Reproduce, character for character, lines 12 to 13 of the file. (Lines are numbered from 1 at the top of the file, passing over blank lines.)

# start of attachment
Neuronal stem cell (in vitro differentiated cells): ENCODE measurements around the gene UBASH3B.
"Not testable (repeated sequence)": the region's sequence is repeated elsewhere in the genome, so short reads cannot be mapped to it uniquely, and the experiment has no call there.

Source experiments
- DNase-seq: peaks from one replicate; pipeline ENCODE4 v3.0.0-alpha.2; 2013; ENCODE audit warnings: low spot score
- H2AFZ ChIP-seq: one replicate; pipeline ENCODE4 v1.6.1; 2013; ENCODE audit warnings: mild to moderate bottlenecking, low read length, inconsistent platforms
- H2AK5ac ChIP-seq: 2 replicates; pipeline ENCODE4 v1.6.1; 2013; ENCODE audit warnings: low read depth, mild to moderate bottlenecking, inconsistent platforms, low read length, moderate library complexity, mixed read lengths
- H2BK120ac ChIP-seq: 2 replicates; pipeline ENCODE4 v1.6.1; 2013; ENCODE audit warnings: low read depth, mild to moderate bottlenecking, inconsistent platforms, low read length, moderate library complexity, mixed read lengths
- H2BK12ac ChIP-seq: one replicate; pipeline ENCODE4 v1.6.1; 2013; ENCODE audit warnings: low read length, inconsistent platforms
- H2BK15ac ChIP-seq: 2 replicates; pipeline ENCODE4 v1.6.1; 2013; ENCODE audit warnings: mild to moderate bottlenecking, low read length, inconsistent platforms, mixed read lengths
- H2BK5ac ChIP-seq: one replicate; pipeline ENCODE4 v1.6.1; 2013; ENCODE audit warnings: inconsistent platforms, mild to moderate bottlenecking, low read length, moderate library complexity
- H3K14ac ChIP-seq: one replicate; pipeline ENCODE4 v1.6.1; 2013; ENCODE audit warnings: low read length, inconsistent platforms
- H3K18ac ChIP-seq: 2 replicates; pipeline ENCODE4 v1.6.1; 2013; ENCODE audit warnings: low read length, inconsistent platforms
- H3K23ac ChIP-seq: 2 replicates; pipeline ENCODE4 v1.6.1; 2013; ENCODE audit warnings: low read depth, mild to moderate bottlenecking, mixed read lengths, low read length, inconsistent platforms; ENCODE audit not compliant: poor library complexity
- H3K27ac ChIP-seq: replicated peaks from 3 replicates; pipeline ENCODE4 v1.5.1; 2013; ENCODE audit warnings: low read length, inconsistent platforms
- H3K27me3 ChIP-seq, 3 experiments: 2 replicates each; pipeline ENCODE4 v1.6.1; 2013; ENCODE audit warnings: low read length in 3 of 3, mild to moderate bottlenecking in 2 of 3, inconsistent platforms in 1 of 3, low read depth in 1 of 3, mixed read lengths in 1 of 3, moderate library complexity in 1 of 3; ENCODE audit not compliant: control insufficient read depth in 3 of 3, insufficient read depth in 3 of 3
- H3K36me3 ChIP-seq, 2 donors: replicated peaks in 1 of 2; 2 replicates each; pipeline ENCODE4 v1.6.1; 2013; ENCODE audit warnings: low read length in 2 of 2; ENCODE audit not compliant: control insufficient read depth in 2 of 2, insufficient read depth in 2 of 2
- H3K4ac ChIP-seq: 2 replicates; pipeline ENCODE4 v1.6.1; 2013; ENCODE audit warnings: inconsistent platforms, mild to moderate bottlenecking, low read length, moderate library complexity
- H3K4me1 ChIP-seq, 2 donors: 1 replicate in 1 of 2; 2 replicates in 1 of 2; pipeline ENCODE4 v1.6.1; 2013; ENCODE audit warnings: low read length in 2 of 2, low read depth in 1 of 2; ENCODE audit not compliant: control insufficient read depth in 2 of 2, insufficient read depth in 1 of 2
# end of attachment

- H3K18ac ChIP-seq: 2 replicates; pipeline ENCODE4 v1.6.1; 2013; ENCODE audit warnings: low read length, inconsistent platforms
- H3K23ac ChIP-seq: 2 replicates; pipeline ENCODE4 v1.6.1; 2013; ENCODE audit warnings: low read depth, mild to moderate bottlenecking, mixed read lengths, low read length, inconsistent platforms; ENCODE audit not compliant: poor library complexity